Monday, November 06, 2006

This Is the Time On Which My Endless Life Dependeth

The title above? A line from Richard Baxter's [1] Essay "Directions Against Covetousness, Or Love of Riches, and Against Worldly Cares." And the directions he gives are, of course, Scriptural, and above that, as they would, make total sense. Here is the context of the quote:
Believe unfeignedly that thou must dwell for ever in heaven or hell, as thou makest preparation here, and consider of this as becometh a man, and then be a worldling and covetous if thou canst: riches will seem dust and chaff to thee, if thou believe and consider thy everlasting state. Write upon the doors of thy shop and chamber, I must be in heaven or hell for ever; or, This is the time on which my endless life dependeth; and methinks every time thou readest it, thou shouldest feel thy covetousness stabbed at the heart.
It makes a lot of sense, doesn't it?

We are less likely to be concerned about wealth when we consider how little time we spend on earth. How quickly is a person stripped of wealth when he dies? Can anyone keep any of it? Is it possible to make a deal with death so that it would not actually separate our souls from our bodies? For a long time, I would say all of us have known how little time we have on this earth, that the earth is nothing more than a motel or trip, and that the coffin that our deteriorating flesh inhabits is all that we will keep out of our large possessions. If this is the case, should we not save what we can for heaven by laying it out in obedience to God? Life is short and quickly gone, almost done when it has first begun. Should we make such ado about so short a life to make careful provision for so short a stay?

In addition to short, time is also so uncertain. We don't really know what will be tomorrow. We can die and quickly die. Should we not soberly read the warning of the Lord Jesus Christ, our Master:
And I will say to my soul, Soul, thou hast much goods laid up for many years; take thine ease, eat, drink, and be merry. But God said unto him, Thou fool, this night thy soul shall be required of thee: then whose shall those things be, which thou hast provided? So is he that layeth up treasure for himself, and is not rich toward God. Luke 12:19-21
We may be rich today and be in another world tomorrow. If so, would not have poverty been just as good? Especially when worldly goods distract our souls from things that are eternal. If we were sure we would die tomorrow (or even next month or next year), would we not be more indifferent whether we were poor or rich and look more on the greater things, the eternal things?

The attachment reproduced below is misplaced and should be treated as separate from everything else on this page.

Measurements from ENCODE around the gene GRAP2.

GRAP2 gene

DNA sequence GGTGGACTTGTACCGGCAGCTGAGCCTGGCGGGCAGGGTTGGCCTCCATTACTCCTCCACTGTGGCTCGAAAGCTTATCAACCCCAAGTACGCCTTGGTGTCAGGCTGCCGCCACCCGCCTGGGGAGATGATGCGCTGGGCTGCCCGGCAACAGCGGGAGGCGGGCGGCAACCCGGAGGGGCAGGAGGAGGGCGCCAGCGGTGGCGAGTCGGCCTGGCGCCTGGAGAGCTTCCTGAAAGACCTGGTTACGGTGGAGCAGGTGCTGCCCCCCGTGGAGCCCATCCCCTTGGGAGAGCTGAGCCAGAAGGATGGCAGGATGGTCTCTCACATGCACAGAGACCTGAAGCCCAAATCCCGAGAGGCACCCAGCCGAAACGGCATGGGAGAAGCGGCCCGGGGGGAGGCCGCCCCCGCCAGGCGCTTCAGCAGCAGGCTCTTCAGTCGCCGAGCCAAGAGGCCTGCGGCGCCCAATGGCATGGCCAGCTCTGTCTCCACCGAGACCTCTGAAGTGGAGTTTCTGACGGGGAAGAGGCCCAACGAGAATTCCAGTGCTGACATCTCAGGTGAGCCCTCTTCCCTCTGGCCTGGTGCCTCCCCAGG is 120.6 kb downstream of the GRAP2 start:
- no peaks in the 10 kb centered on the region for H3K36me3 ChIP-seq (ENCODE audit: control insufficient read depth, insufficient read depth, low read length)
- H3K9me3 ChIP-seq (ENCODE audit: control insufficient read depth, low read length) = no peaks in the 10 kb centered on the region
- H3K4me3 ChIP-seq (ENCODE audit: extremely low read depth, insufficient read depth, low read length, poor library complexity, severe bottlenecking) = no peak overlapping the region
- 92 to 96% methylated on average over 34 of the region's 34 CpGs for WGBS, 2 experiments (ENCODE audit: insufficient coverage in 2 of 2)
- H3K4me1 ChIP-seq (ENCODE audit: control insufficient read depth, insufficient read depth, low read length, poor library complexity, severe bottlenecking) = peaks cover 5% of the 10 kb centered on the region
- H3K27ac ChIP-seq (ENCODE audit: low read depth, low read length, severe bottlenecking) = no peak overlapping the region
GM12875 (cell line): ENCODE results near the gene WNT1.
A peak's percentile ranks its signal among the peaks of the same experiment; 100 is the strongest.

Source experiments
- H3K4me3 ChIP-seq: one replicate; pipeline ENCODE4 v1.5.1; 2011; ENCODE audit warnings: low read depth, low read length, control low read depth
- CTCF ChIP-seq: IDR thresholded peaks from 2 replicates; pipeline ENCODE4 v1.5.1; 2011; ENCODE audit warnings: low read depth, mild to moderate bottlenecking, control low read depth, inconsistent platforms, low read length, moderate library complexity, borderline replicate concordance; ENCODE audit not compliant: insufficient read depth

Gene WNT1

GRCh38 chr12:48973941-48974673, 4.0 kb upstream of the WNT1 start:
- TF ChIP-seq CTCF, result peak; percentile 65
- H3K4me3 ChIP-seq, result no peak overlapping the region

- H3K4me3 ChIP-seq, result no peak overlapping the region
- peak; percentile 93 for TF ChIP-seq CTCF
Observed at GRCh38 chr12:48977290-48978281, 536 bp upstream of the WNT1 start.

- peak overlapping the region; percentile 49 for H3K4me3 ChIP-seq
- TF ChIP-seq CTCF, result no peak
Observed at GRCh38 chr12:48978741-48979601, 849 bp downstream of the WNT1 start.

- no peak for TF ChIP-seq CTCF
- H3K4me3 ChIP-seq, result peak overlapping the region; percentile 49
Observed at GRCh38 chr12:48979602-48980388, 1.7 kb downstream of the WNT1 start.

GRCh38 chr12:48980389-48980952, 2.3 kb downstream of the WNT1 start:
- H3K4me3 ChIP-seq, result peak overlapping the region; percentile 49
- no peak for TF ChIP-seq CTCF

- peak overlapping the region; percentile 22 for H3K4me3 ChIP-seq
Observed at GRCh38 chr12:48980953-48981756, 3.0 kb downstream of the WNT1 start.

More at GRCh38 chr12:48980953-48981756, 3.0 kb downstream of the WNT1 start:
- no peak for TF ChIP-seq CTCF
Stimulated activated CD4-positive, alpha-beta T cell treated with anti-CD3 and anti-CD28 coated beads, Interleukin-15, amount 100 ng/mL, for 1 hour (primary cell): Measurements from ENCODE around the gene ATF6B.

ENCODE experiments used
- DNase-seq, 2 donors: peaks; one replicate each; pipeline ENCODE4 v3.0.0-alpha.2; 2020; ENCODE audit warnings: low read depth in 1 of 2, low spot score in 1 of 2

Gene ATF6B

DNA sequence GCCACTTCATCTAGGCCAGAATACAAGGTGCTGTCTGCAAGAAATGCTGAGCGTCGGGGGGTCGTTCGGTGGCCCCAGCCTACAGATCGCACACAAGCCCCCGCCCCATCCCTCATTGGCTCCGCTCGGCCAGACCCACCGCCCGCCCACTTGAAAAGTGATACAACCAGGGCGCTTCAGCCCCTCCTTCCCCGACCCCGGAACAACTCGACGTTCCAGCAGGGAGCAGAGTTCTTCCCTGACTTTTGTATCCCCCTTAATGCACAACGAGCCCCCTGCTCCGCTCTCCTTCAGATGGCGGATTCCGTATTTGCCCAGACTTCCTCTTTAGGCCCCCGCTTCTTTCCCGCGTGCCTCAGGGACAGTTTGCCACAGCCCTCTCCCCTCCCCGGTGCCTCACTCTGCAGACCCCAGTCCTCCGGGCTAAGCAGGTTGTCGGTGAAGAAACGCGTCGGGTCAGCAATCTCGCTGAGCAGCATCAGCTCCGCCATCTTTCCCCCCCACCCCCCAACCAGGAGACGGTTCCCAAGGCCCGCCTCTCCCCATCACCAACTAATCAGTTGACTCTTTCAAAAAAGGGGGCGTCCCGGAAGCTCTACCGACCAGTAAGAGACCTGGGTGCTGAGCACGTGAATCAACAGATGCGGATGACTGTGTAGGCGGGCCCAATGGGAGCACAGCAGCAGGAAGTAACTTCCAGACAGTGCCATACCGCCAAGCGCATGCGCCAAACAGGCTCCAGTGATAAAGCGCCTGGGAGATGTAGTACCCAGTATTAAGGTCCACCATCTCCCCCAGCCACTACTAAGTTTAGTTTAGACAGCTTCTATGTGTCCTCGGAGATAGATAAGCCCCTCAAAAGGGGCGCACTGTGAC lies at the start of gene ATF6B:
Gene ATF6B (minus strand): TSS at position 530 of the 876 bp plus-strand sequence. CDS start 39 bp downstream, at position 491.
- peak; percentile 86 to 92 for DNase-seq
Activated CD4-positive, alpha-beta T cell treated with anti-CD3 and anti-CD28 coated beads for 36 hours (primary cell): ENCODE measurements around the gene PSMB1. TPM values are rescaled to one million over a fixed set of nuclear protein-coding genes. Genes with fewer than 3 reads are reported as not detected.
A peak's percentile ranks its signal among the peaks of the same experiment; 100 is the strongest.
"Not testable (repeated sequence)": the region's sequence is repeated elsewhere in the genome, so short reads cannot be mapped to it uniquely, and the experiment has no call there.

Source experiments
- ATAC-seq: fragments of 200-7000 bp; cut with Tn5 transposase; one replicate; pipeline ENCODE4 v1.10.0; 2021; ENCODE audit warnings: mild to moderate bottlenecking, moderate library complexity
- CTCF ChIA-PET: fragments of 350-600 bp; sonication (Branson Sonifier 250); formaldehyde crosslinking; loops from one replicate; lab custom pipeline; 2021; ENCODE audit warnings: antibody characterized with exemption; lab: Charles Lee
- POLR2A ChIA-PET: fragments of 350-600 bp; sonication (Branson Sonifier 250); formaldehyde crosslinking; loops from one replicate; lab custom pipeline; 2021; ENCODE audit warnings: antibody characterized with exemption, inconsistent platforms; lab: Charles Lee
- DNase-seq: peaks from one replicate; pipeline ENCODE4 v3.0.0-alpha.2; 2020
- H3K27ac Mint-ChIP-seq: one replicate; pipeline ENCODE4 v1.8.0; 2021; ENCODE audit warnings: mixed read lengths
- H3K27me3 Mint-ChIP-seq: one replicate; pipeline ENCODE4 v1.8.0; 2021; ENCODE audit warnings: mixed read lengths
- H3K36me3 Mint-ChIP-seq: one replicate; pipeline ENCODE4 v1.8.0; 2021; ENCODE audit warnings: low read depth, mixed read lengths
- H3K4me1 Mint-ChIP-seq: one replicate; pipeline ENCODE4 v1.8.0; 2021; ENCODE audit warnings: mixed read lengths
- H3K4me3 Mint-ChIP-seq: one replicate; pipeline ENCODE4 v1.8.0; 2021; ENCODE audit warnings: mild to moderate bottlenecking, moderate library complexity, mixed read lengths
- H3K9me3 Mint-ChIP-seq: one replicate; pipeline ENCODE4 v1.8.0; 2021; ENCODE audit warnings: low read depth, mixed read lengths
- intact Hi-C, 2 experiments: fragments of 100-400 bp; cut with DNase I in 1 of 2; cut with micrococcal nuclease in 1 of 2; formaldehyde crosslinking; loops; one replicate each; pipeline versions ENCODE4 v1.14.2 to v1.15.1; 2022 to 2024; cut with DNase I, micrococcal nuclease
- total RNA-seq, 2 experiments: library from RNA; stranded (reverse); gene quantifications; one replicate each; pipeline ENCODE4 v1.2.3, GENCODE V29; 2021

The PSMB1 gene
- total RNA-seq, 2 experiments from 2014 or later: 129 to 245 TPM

We should take the mind of the Apostle Paul:
While we look not at the things which are seen, but at the things which are not seen: for the things which are seen are temporal; but the things which are not seen are eternal. 2 Corinthians 4:18
Our eye of faith should be so fixed on the invisible, eternal things, that we are hard-pressed to give any serious regard to the things that are visible and temporal. Baxter writes:
A man that is going to execution scarce looks at all the bustle or business that is done in streets and shops as he passeth by; because these little concern him in his departing case. And how little do the wealth and honours of the world concern a soul that is going into another world, and knows not but it may be this night!
No one is taking anything with them except for three: Our own soul, the souls of others, and the things by faith we have done for Christ.

Let's think about it before it's too late.

[1] 1615-1691. Biography.


Kate said...

Oh how very true! The cares of this world hold nothing in heaven, but our treasure lies in those souls we have led to Him!!

Kent Brandenburg said...

Dave, I accidently (truly) rejected your comment. I had not read what you wrote elsewhere. You are welcome to repost. I won't reject the same message.

Thanks Kate.

Nicholas Cardot said...

We sure do get our eyes on the here and now and forget all about the eternal. Nice post. And nice blog.